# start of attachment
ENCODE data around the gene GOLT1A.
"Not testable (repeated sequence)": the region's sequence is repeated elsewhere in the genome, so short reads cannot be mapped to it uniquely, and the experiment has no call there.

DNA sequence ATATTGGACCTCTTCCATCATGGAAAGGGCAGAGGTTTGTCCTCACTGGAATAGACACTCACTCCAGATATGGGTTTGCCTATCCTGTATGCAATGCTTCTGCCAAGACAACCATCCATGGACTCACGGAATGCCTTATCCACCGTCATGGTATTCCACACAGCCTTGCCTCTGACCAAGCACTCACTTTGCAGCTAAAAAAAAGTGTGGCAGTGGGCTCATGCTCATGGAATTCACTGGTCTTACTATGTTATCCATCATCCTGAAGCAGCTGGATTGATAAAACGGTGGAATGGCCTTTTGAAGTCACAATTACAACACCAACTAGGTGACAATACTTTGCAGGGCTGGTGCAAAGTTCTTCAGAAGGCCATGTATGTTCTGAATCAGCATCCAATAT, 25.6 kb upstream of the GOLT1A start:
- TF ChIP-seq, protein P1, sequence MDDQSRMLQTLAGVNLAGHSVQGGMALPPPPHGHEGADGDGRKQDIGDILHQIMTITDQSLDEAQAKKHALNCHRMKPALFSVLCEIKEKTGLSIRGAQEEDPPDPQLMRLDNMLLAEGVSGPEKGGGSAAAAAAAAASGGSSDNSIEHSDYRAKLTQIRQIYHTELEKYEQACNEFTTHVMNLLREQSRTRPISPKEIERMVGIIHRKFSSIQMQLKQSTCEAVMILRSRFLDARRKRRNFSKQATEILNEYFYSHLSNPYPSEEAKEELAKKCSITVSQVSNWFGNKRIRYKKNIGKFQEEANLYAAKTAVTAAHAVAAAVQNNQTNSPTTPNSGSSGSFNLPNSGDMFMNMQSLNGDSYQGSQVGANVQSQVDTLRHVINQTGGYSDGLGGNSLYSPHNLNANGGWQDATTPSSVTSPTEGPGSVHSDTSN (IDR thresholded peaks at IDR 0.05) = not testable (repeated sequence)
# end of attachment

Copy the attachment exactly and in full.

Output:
ENCODE data around the gene GOLT1A.
"Not testable (repeated sequence)": the region's sequence is repeated elsewhere in the genome, so short reads cannot be mapped to it uniquely, and the experiment has no call there.

DNA sequence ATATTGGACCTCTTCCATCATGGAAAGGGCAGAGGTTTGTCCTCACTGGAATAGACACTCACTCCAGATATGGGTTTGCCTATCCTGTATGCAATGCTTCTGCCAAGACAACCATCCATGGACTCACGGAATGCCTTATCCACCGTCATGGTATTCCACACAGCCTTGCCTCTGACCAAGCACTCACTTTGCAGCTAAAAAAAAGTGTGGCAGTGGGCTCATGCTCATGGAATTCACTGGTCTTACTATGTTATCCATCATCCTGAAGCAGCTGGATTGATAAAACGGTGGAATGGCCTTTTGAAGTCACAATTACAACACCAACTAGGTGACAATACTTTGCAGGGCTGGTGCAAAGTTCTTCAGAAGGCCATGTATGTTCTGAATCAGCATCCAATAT, 25.6 kb upstream of the GOLT1A start:
- TF ChIP-seq, protein P1, sequence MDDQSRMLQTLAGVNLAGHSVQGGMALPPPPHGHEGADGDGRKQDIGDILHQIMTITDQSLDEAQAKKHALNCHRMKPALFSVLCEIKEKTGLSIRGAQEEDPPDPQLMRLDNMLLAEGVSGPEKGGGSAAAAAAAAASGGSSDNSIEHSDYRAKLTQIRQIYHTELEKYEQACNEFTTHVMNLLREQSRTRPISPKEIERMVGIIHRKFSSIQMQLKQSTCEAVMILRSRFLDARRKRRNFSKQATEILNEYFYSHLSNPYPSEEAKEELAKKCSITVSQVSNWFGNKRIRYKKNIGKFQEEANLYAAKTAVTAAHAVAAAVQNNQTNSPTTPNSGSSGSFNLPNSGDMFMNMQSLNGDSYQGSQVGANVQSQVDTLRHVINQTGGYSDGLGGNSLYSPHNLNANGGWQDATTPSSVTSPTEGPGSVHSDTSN (IDR thresholded peaks at IDR 0.05) = not testable (repeated sequence)